It’s not often that the Committee on Standards in Public Life features on these pages, but last week’s review, titled “Intimidation in Public Life”, raises some interesting issues for both the press and IPSO.
The Committee’s report shows that they are deeply concerned about intimidation of those in public life, especially via social media. The problems faced by MPs and candidates at general elections were particularly highlighted.
The report received a good deal of coverage, almost exclusively because of its eye-catching recommendation that the law should be changed so that social media companies themselves become liable for illegal online content. This radical proposal received a good deal of coverage and comment, including from yours truly, and it will be interesting to see how the Government and the social media companies react.
But buried deep in the Review were two recommendations which directly relate to the press, both national and regional, and to IPSO, both of which are worth thinking about.
With regards to the press, the Committee recognised the fundamental importance of freedom of expression: “freedom of the press is essential and must be protected”. But at the same time, its underlying premise was that “the print media has a responsibility to help tackle the intimidatory tone of public life”.
And continuing this theme of responsibility, the Committee said: “While continuing their important scrutiny of those in public office, journalists and editors must also be careful they are not unduly or unfairly undermining trust in the political system, especially through portraying stories about disagreements as breaches of ethical standards”
“The media must take active steps to prevent intimidation by ensuring that they do not encourage or incentivise obtaining stories through intimidation or harassment”.
So it came as no surprise that the Committee recommended that the press needs to put these principles into practice:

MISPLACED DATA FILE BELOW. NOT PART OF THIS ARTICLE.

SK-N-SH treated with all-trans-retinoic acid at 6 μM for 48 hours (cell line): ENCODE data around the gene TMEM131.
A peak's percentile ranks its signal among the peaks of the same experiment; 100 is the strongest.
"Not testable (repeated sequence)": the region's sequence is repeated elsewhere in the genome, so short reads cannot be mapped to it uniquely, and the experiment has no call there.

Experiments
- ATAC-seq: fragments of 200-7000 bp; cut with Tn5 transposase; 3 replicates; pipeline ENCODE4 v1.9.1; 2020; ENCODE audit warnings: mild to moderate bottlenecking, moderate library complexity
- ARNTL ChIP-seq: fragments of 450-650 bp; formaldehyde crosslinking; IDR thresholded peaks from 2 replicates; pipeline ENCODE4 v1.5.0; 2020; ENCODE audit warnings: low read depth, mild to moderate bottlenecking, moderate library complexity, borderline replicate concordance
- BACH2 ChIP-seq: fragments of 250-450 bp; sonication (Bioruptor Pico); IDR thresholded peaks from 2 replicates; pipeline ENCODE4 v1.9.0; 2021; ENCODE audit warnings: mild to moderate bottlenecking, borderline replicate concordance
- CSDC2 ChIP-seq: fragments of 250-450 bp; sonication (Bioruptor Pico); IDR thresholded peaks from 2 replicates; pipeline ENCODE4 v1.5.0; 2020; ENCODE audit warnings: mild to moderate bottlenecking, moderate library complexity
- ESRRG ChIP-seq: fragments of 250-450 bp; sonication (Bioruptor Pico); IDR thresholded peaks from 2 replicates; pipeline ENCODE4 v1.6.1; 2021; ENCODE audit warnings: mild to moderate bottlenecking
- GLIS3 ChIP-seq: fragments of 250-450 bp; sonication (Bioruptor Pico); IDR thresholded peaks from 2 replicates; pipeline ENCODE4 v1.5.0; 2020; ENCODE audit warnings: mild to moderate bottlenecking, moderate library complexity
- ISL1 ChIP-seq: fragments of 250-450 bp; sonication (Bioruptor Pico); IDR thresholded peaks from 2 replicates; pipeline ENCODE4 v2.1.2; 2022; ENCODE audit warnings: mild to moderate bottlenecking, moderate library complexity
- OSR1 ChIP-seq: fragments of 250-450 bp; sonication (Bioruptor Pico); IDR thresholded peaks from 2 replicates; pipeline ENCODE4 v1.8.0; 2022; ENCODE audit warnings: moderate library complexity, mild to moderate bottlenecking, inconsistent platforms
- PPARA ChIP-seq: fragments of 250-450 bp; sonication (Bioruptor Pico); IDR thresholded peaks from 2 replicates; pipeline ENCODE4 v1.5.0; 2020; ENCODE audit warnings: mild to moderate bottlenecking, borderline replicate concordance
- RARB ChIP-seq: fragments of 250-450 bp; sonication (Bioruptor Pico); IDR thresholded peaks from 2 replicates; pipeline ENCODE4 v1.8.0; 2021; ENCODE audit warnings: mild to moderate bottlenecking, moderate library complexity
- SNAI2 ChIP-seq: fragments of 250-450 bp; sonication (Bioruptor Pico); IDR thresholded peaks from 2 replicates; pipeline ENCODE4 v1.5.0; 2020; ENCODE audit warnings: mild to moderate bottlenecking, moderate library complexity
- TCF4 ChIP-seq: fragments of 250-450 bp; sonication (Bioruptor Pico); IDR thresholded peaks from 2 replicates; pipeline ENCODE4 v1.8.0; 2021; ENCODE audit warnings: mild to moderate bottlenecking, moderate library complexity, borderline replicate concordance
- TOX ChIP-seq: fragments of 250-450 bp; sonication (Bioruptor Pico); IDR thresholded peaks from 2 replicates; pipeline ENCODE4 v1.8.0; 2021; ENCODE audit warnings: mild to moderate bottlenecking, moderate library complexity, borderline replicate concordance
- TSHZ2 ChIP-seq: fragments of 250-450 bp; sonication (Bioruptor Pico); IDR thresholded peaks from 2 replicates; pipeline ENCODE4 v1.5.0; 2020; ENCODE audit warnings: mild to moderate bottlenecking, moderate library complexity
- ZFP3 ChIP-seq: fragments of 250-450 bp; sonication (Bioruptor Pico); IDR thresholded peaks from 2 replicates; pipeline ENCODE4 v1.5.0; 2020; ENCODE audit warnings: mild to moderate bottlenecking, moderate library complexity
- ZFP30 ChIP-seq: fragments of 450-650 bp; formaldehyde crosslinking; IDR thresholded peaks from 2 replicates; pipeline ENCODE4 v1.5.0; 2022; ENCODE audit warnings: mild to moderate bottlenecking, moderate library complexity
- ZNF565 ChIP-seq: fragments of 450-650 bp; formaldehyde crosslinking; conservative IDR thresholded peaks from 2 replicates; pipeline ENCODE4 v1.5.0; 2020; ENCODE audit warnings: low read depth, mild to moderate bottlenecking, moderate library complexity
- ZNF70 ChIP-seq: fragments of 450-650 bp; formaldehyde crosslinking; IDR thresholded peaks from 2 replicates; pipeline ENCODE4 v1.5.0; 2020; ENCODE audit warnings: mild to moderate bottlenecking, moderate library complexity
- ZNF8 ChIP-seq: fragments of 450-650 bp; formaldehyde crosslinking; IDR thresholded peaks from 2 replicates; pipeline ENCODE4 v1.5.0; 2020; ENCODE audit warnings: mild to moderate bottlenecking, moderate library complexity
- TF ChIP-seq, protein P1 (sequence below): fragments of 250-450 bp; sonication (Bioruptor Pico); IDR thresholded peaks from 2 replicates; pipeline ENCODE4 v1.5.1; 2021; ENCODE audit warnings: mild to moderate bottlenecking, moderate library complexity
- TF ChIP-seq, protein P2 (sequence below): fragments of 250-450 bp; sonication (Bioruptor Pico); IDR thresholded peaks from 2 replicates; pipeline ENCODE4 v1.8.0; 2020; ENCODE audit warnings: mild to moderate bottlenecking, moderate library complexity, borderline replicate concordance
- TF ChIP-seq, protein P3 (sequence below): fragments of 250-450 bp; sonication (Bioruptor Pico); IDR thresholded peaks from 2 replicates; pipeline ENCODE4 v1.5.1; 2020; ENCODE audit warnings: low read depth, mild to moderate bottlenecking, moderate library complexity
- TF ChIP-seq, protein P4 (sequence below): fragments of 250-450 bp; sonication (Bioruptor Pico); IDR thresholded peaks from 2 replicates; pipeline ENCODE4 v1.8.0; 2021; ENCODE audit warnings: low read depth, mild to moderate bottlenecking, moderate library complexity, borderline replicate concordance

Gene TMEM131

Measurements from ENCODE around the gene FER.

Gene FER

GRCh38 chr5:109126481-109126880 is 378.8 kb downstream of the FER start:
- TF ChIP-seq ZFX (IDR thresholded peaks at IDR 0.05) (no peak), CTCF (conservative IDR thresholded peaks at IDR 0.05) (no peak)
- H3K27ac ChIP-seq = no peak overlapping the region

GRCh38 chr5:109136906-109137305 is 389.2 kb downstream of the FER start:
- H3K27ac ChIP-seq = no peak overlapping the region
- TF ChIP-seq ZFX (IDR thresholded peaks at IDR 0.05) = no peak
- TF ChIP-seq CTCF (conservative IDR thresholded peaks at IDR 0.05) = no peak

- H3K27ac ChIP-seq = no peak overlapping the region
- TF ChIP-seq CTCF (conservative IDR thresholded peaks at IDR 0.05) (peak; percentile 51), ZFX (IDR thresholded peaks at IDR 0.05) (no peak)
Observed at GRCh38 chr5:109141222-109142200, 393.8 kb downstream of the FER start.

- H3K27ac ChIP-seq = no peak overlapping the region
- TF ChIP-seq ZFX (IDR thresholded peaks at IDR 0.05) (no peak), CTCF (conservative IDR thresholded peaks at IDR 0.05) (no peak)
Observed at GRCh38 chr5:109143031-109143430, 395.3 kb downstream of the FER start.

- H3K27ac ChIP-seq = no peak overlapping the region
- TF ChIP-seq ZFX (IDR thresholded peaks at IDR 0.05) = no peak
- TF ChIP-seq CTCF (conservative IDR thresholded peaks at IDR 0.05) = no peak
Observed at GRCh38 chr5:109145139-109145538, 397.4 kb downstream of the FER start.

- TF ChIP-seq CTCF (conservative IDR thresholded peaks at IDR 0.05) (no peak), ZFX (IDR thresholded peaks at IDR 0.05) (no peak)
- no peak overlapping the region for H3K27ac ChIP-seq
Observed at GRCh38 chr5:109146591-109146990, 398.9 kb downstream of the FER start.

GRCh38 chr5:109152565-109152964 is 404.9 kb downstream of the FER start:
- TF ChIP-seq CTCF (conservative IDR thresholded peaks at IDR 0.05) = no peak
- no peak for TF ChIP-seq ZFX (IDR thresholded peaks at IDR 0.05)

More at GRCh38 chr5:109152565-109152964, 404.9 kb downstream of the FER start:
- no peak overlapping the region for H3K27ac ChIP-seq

“News organisations should only consider stories from freelance journalists that meet the standards of IPSO’s Editors Code …. and ensure that freelance journalists are aware of this policy”.
And when should this recommendation begin to operate? Immediately.
At the same time, the Committee had equally firm views on IPSO and the Editors Code.
The report reveals that in his evidence to the Committee, IPSO’s Chief Executive, Matt Tee, said that IPSO considers press self-regulation has had a positive effect on journalistic culture following the Leveson Report because of IPSO’s measures to prevent and curtail intimidation or harassment.
However, Mr. Tee also told the Committee that whilst freelance journalists acting on behalf of regulated publishers fall within its remit, freelances who are working for non-regulated publishers are outside IPSO’s jurisdiction.
Mr. Tee’s evidence was not surprising or unexpected. Obviously, a self-regulator can only regulate those who agree to be supervised by it.
But the Committee sees this as “a gap in the current press standards regime” which does not “sufficiently deter persistent offenders”. Consequently, the Committee made this recommendation:
Press regulation bodies should extend their codes of conduct to prohibit unacceptable language that incites intimidation.
As to timing, they said that they want the Code to be amended by no later than December 2018.
In commending the report to the Prime Minister, the Chairman of the Committee, Lord Bew, said that it is clear that there is no single, easy, solution to the problem. But nevertheless, at what he described as “a watershed moment in our political history”, he said it is time for a new and concerted response to be taken to protect our political culture.
The ball has been firmly put in the court of the industry and IPSO. It will be interesting to see whether they agree with Lord Bew and his colleagues, and whether any of the Committee’s recommendations will be implemented.